This situation must necessarily make the narrow part be a most important pass, from the south part of Scotland to the northern countries, which are beyond it. We have been told the Romans never conquered thus far; and those that magnify the conquests of Oliver Cromwell in Scotland to a height beyond what was done by the Romans, insist much upon it, that the Romans never came into this part of the country: But, if what Mr. Cambden records, and what is confirmed by other accounts from the men of learning and of observation, this must be a mistake; for Mr. Cambden says, that near Bean-Castle in the county of Nairn, there was found, in the year 1460, a fine marble vessel finely carved, which was full of Roman coins of several sorts; also several old forts or mounts have been seen here, which, by their remains, evidently shewed themselves to be Roman: But that enquiry is none of my work.

In the narrow pass (mentioned above over the lake) stands the town and fortress of Inner-Ness, that is a town on the inner bank of the River Ness. The situation of it, as I have said before, intimates that it is a place of strength; and accordingly it has a castle, founded in ancient times to command the pass: And some authors write that it was anciently a royal house for the kings of Scotland. Be that as it will, Oliver Cromwell thought it a place of such importance, that he built a strong citadel here, and kept a stated garrison always in it, and sometimes more than a garrison, finding it needful to have a large body of his old veteran troops posted here to preserve the peace of the country, and keep the Highlands in awe, which they did effectually ail his time.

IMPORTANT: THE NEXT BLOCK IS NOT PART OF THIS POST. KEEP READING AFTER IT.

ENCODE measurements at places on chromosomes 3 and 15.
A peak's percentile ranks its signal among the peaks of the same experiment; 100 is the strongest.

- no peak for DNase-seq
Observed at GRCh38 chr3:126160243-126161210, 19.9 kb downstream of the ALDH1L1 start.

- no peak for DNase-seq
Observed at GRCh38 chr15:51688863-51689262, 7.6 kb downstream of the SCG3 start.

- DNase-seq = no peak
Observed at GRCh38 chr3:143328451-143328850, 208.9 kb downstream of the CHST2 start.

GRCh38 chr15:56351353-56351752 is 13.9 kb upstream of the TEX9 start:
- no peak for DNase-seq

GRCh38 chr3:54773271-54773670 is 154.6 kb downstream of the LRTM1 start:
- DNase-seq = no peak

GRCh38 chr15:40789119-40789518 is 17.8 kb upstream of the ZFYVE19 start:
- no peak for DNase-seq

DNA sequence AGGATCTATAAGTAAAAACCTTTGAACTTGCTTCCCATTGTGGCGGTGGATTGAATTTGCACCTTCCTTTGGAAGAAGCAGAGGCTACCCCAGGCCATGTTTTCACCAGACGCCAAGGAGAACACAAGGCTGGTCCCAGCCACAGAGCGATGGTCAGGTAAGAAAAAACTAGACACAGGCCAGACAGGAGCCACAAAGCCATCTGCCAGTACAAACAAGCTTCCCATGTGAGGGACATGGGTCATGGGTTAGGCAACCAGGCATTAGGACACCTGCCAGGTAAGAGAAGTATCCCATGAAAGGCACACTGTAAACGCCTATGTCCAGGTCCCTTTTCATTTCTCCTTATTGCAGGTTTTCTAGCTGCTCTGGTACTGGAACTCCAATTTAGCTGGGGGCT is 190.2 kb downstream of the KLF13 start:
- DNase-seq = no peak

Here it is observed, that at the end of those troublesome days, when the troops on all sides came to be disbanded, and the men dispersed, abundance of the English soldiers settled in this fruitful and cheap part of the country, and two things are observed from it as the consequence.

They have also much of the English way of living among them, as well in their manner of dress and customs, as also of their eating and drinking, and even of their dressing and cookery, which we found here much more agreeable to English stomachs than in other parts of Scotland; all which, and several other usages and customs, they retain from the settling of three regiments of English soldiers here, after they were disbanded, and who had, at least many of them, their wives and children with them.